The #marriageequality count at Cork City Hall, 2015. Speculation on an election date has been rife, with yesterday's Red C Sunday Business Post prompting some commentators to suggest it would be held before Christmas in order for Government parties to capitalise on the increase in their support. Galway journalist Enda Cunningham tweeted last week [...]
Leo Varadkar TD at a Fine Gael press conference during the 2011 General Election Campaign. (Photo credit: Wikipedia) A straw poll of friends and colleagues a recently revealed that many of the women I know are the primary – or the only – breadwinners in their families. The recession has caused a huge amount [...]
It’s been a strange week. I read an article in the Irish Times yesterday in which the journalist Michael Harding professed his shame and horror at being Irish, after the awful news broke about Savita Halappanavar. I think we all felt a little bit of that last week. To see him criticised on social media as [...]
Fianna Fáil Press Office Billy Kelleher TD Spokesperson on Health 13 June 2012 Symphysiotomy victims should not be barred from civil action by statute of limitations – Kelleher Fianna Fáil Health Spokesperson Billy Kelleher has welcomed the publication of the report on Symphysiotomy in Ireland by Professor Oonagh Walsh. Deputy Kelleher said: “This first part of this report gives a very concise history of this procedure in Ireland and across Europe. The report says that the procedure was used in the majority of cases in an emergency and did assist with saving babies lives in particular before caesarean sections became common practice. The report says symphysiotomy "was wrongly used in a number of cases". “In the larger Maternity hospitals such as the Coombe, Rotunda and Holles street it was used very infrequently, 0.36% of cases (7 out of 5,874 births) in the Rotunda. It seems to have been used more frequently in Our Lady of Lourdes Hospital in Drogheda and the last case was reported in 1984 when most of the other hospitals would have stopped using it in the 1960's. The fact that it was still being used in 1984 should be investigated further as it seems totally unacceptable when alternative life-saving treatments were in common use by then. “Judge Maureen Harding Clarke investigated cases of women in this same hospital who had hysterectomies unnecessarily and this was done in a very swift non-confrontational manner. Minister Reilly should look at this model when the final recommendations are made.” The second part of this report will contain recommendations. Deputy Kelleher concluded that “there is no doubt that that these women should not be prohibited from taking civil cases by the statute of limitations.”
Political doublespeak, waffle, spin... call it what you will. It's incessant.
Politicians moving motions of congratulations, condolence, sympathy, at local authority meetings where nobody cares and they are simply wasting time they should be formulating policy and making decisions.
Politicians making vague statements - see previous post re Enda Kenny talking about "google for trees" when visiting Cork.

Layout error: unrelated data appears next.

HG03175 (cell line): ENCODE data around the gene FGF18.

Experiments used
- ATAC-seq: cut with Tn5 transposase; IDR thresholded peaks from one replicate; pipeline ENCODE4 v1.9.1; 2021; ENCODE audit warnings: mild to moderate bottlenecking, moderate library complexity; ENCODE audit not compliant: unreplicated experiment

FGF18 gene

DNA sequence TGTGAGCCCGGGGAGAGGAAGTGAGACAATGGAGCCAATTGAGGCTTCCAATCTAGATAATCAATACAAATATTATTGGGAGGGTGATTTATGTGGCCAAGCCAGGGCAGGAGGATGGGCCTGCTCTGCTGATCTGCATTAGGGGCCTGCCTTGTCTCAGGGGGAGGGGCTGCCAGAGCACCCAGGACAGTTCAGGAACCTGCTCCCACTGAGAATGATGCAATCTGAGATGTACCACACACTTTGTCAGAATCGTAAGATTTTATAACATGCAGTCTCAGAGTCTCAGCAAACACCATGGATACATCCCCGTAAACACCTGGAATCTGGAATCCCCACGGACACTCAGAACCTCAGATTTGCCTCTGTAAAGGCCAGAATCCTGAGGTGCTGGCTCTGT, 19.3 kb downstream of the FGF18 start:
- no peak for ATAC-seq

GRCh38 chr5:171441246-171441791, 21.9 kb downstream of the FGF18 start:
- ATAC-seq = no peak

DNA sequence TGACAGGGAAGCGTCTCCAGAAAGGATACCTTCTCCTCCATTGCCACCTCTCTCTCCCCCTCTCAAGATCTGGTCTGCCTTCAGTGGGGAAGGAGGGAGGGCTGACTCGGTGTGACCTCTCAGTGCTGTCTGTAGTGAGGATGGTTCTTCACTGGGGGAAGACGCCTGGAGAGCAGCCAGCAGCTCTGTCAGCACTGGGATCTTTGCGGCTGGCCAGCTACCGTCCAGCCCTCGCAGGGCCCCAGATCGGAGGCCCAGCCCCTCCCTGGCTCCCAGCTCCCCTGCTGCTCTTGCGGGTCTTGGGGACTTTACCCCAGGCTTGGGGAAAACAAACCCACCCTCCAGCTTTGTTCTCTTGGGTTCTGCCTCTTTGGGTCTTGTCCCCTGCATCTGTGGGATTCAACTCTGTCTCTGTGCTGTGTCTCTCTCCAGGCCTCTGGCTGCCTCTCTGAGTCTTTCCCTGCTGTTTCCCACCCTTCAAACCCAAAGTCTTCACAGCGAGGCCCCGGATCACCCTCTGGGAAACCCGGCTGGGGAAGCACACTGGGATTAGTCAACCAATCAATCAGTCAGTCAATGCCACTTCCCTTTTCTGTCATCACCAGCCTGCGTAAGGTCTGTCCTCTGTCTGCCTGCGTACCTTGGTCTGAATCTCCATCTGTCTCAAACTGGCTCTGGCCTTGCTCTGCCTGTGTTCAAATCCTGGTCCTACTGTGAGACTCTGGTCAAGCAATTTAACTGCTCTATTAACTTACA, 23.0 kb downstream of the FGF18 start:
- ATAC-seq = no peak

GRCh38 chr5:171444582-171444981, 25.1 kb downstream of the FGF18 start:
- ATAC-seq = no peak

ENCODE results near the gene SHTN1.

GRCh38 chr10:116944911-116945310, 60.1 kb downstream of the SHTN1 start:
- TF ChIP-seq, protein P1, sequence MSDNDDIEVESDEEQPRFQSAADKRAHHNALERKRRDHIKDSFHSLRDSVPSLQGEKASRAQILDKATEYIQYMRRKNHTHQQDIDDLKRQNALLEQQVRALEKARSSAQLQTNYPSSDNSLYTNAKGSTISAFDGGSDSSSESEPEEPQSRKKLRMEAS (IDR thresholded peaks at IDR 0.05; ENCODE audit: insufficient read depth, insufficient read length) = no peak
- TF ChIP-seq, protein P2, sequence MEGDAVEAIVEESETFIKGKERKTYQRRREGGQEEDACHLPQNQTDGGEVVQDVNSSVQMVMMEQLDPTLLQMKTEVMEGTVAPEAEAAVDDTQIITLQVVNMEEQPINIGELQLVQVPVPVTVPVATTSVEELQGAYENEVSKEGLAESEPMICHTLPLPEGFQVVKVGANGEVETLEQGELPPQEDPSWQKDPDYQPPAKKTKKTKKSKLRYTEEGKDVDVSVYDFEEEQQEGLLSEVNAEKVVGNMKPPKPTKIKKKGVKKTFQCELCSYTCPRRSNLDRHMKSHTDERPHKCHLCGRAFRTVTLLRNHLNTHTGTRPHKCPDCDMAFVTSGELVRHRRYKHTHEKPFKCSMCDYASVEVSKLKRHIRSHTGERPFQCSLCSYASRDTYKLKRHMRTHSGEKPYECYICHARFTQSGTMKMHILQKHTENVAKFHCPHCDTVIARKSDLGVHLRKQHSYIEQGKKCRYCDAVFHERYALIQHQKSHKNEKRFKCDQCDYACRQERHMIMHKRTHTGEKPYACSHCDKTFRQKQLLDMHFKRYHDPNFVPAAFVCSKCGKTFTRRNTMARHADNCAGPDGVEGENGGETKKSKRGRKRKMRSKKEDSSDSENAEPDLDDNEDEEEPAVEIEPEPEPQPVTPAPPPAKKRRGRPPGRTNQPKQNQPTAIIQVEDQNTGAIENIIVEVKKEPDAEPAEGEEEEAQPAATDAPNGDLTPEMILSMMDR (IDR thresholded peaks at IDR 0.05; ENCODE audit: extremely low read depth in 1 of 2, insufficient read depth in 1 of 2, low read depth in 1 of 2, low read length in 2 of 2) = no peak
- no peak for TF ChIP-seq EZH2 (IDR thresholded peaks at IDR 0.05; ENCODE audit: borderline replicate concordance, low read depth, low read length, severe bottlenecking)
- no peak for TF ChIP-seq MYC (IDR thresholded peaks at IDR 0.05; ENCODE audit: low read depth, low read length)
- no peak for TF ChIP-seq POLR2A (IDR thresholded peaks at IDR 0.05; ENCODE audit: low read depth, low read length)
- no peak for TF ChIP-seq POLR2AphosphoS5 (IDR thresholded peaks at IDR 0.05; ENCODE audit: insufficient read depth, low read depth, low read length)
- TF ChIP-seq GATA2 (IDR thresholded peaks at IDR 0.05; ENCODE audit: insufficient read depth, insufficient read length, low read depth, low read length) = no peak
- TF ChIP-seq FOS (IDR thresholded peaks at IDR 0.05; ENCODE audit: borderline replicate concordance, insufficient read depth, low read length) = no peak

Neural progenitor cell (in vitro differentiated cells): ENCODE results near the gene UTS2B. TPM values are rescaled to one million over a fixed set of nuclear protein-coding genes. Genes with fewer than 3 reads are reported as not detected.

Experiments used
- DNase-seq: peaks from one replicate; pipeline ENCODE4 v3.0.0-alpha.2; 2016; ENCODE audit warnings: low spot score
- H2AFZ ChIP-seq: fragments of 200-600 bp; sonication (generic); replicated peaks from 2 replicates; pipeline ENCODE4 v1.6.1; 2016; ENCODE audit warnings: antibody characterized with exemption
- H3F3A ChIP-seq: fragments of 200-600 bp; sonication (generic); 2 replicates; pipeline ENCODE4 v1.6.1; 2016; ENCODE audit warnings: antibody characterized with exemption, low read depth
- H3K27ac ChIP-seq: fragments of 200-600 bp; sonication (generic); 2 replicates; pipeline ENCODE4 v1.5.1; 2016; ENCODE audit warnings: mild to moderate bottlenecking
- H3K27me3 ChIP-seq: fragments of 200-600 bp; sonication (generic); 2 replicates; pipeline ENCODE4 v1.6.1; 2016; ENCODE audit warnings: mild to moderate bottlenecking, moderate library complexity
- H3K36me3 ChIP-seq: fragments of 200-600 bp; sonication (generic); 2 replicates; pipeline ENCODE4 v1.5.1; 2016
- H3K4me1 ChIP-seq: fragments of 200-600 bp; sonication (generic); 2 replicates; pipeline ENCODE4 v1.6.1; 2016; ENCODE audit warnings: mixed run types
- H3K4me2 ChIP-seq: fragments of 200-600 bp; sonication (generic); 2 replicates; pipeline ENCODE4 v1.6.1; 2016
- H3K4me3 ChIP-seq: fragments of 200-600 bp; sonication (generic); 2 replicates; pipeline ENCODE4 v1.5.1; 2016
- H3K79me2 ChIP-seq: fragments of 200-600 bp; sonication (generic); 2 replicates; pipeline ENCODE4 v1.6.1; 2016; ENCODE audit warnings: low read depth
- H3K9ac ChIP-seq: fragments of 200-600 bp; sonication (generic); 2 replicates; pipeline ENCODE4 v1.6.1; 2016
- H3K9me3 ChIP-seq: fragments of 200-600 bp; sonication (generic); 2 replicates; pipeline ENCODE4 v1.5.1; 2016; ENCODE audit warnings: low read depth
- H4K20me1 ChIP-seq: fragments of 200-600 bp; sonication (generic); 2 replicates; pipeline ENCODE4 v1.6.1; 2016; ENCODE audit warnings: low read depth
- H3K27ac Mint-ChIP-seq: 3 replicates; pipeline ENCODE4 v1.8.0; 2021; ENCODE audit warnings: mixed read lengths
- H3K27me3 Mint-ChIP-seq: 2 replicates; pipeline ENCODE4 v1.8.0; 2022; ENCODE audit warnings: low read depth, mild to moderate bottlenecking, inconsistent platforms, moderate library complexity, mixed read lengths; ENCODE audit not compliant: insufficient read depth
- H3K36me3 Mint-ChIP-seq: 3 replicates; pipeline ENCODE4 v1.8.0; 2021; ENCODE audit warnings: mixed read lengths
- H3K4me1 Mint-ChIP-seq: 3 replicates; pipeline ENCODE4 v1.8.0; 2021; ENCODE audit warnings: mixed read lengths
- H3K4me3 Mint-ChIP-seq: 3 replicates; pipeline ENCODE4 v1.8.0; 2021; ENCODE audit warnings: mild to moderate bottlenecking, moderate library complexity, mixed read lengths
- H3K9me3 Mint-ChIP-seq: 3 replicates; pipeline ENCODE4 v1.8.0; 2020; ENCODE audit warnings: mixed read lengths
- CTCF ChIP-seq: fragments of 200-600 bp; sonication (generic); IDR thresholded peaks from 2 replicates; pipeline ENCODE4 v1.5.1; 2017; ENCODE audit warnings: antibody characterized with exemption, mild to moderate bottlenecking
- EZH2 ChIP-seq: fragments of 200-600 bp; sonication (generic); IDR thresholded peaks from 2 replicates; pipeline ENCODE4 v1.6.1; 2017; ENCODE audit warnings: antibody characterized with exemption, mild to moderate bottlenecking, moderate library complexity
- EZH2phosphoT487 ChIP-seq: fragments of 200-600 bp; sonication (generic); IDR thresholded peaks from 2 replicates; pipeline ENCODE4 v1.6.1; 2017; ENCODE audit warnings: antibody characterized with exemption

And politicians issuing press releases purely to be in on something. The very odd time, they have something useful to add. More often than not they are trying to involve themselves in a story that they have nothing to do with, that they have never contributed to in any meaningful way, and that they never intend to help with, really. But it's 99% perception, isn't it?
I got a press release yesterday from Fianna Fáil health spokesperson (and my local TD, who has never once canvassed my house in 2 years) Billy Kelleher, about the symphysiotomy scandal.
I watched Vincent Browne on Tuesday night along with thousands of other absolutely horrified viewers.
The dignity of the victim on that show was almost unbearable.
And we followed up on it for today's paper, with the story of a Cork woman on the front page. Her husband was justifiably angry about their treatment by politicians, who came and went, always making sure to get their name in the story.
Saying that someone "should not be statute barred" from pursuing a claim in court, is like saying the sky shouldn't be blue, we should have ink flowing through our veins instead of blood, and eating lots of chocolate shouldn't make you fat.
This is probably the most insulting press release I've ever received.
Reciting the content of the report, indulging in some headshaking, and generally bemoaning the state of the world.
Why on EARTH would I print that, in a story about the brutality suffered by thousands of women for whom justice has never been done?
You tell me.
During Tuesday night's Prime Time programme about how carers and their loved ones are suffering under cutbacks, I watched Twitter for commentary on the show. It's a great way of monitoring how people are reacting to a TV programme or an ongoing debate, and the huge amount of comments on the subject showed that [...]
The latest economic monitor report produced by Cork City Council tells us that unemployment in Metropolitan Cork increased by just 1.2 per cent between the end of 2009 and the end of 2010. There was a boost of 3.7 per cent between quarter three 2010 and quarter four (probably largely due to seasonal employment). [...]